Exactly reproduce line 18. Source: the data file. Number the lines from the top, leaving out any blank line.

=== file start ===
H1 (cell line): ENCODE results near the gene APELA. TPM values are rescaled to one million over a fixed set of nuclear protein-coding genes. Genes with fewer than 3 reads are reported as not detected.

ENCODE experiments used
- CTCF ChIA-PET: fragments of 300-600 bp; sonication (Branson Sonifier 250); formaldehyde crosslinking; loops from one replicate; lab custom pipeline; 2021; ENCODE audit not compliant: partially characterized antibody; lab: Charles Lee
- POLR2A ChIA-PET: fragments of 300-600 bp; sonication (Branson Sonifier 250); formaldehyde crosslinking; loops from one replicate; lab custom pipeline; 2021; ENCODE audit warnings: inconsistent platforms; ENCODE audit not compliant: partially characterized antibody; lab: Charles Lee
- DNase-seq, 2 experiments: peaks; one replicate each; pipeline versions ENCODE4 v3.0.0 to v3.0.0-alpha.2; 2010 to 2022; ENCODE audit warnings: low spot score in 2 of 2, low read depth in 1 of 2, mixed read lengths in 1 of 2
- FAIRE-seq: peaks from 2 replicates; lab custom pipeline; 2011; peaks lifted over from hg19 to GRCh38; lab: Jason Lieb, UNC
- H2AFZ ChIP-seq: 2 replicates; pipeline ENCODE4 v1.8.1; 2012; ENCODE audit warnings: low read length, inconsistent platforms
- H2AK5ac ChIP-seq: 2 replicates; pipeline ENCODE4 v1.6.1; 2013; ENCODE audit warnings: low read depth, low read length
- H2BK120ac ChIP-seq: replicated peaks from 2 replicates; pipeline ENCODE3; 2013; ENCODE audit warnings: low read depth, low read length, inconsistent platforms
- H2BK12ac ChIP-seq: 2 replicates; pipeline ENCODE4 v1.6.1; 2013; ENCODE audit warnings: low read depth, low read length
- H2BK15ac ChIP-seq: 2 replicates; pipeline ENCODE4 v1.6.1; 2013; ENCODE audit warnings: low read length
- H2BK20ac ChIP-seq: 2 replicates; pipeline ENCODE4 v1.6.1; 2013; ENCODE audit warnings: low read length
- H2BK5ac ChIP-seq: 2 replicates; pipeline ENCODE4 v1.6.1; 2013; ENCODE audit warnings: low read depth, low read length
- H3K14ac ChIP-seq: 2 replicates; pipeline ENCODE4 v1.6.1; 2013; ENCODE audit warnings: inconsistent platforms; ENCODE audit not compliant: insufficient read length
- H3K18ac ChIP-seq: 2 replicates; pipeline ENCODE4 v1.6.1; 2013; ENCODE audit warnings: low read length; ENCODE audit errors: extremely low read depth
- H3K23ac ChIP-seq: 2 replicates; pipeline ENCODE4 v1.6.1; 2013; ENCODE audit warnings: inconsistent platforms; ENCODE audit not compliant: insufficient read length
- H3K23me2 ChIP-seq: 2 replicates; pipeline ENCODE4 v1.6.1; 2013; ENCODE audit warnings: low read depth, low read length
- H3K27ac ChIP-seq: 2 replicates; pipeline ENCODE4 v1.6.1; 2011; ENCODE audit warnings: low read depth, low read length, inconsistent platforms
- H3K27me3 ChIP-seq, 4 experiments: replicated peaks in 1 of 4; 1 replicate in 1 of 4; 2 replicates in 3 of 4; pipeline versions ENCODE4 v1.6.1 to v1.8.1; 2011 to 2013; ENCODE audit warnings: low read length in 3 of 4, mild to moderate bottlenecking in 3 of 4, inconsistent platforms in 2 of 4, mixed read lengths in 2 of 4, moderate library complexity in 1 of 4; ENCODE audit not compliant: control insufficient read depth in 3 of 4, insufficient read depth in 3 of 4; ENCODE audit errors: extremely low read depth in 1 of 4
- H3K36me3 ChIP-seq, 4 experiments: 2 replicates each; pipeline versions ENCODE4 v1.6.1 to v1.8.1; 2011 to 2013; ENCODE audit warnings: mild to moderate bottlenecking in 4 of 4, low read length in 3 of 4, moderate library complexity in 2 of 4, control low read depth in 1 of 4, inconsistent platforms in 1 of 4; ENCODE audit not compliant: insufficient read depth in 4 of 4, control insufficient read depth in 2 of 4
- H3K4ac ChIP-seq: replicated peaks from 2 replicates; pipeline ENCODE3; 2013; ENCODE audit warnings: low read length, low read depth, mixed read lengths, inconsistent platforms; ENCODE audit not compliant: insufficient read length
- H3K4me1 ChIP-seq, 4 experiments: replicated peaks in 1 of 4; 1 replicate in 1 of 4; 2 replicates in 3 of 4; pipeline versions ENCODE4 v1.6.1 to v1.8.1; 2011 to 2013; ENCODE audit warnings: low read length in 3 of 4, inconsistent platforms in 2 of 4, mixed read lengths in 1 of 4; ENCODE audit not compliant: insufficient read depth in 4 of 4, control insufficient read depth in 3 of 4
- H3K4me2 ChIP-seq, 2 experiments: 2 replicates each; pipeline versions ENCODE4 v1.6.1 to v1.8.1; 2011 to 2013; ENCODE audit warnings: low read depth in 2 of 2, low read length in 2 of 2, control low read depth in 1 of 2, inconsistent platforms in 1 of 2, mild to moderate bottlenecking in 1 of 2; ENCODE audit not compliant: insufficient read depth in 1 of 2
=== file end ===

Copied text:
- H3K27ac ChIP-seq: 2 replicates; pipeline ENCODE4 v1.6.1; 2011; ENCODE audit warnings: low read depth, low read length, inconsistent platforms